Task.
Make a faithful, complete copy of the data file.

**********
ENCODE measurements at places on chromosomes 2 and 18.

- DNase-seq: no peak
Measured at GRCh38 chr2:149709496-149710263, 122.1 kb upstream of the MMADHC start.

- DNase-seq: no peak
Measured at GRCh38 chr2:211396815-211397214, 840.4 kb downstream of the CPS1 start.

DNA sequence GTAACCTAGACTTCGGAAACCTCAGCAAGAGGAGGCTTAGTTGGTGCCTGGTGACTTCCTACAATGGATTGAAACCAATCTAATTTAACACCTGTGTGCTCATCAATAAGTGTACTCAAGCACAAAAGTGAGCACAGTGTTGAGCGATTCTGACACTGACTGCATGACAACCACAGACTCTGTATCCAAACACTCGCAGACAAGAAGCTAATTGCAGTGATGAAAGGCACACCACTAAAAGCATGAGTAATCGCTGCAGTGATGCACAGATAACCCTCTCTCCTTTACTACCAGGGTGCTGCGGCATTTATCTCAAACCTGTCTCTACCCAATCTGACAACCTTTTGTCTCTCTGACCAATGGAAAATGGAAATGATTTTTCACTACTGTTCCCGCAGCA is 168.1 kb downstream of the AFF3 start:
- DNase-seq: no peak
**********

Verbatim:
ENCODE measurements at places on chromosomes 2 and 18.

- DNase-seq: no peak
Measured at GRCh38 chr2:149709496-149710263, 122.1 kb upstream of the MMADHC start.

- DNase-seq: no peak
Measured at GRCh38 chr2:211396815-211397214, 840.4 kb downstream of the CPS1 start.

DNA sequence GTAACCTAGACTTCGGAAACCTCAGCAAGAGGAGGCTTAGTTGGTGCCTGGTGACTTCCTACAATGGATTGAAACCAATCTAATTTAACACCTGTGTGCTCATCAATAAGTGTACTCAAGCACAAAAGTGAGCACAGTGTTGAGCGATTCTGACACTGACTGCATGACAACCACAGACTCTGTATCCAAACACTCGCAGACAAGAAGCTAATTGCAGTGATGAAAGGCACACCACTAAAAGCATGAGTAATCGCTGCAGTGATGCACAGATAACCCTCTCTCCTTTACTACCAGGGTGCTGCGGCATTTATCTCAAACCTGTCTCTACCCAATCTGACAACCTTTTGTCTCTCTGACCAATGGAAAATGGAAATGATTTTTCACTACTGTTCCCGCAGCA is 168.1 kb downstream of the AFF3 start:
- DNase-seq: no peak